Diabetes mellitus is a group of chronic diseases characterized by high blood glucose levels. Diabetic patients have a higher risk of sustaining osteoporotic fractures than non-diabetic people. The fracture healing is usually impaired in diabetics, and our understanding of the detrimental effects of hyperglycemia on fracture healing is still inadequate. Metformin is the first-line medicine for type 2 diabetes (T2D). However, its effects on bone in T2D patients remain to be studied. To assess the impacts of metformin on fracture healing, we compared the healing process of closed-wound fixed fracture, non-fixed radial fracture, and femoral drill-hole injury models in the T2D mice with and without metformin treatment. Our results demonstrated that metformin rescued the delayed bone healing and remolding in the T2D mice in all injury models. In vitro analysis indicated that compromised proliferation, osteogenesis, chondrogenesis of the bone marrow stromal cells (BMSCs) derived from the T2D mice were rescued by metformin treatment when compared to WT controls. Furthermore, metformin could effectively rescue the impaired detrimental lineage commitment of BMSCs isolated from the T2D mice in vivo as assessed by subcutaneous ossicle formation of the BMSC implants in recipient T2D mice. Moreover, the Safranin O staining of cartilage formation in the endochondral ossification under hyperglycemic condition significantly increased at day 14 post-fracture in the T2D mice receiving metformin treatment. The chondrocyte transcript factors SOX9 and PGC1α, important to maintain chondrocyte homeostasis, were both significantly upregulated in callus tissue isolated at the fracture site of metformin-treated MKR mice on day 12 post-fracture. Metformin also rescued the chondrocyte disc formation of BMSCs isolated from the T2D mice. Taken together, our study demonstrated that metformin facilitated bone healing, more specifically bone formation and chondrogenesis in T2D mouse models.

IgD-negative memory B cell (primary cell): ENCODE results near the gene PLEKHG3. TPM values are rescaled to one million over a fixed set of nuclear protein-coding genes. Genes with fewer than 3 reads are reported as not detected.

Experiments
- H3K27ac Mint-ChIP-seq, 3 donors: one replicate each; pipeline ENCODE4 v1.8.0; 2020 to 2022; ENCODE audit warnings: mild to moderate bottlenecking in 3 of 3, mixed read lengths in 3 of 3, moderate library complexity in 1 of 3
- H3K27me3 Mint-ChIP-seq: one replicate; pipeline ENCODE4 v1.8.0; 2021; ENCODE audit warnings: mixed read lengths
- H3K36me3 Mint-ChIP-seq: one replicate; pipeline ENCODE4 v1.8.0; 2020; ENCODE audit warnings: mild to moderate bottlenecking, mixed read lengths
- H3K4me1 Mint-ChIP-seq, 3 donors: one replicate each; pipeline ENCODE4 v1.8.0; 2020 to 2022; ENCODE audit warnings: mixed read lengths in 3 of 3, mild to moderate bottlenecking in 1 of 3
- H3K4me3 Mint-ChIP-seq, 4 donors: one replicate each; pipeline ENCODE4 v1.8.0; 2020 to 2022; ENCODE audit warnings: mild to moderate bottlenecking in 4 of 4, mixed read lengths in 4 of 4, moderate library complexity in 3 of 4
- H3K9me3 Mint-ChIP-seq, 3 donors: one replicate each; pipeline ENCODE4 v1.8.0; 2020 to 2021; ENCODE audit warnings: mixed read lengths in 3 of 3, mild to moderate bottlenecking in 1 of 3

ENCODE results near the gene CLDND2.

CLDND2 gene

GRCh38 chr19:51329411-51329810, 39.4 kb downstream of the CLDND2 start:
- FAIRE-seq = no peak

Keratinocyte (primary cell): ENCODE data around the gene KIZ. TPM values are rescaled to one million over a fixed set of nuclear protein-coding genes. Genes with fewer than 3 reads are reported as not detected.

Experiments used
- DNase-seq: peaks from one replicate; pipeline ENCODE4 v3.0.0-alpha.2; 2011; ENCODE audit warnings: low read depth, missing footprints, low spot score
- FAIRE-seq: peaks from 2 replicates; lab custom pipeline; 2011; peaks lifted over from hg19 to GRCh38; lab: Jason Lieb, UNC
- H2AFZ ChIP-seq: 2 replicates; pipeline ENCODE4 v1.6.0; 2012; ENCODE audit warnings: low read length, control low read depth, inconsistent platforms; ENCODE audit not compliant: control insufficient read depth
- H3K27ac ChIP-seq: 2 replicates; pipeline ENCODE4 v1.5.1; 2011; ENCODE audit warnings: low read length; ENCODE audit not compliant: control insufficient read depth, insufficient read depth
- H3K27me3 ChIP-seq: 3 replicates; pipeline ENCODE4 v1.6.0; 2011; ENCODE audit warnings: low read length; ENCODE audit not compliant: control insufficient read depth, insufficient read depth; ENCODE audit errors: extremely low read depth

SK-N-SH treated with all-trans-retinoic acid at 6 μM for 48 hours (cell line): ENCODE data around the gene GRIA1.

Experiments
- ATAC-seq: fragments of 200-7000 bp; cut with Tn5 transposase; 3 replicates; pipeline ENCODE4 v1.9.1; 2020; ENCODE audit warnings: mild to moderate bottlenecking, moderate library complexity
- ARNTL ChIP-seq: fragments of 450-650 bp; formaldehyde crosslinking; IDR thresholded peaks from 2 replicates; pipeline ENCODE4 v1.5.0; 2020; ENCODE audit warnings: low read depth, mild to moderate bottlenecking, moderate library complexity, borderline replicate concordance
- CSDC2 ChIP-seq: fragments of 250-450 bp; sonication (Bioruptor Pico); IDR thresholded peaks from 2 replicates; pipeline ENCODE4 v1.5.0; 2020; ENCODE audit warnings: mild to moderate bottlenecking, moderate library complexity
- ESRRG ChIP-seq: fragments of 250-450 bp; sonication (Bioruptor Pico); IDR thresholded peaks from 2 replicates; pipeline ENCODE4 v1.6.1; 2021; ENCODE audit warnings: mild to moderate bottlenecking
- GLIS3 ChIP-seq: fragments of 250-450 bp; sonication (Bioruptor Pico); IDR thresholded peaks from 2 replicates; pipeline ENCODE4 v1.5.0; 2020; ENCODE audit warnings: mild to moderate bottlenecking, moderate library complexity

ASJC Scopus subject areas
- General Biochemistry, Genetics and Molecular Biology
- General Immunology and Microbiology
- General Neuroscience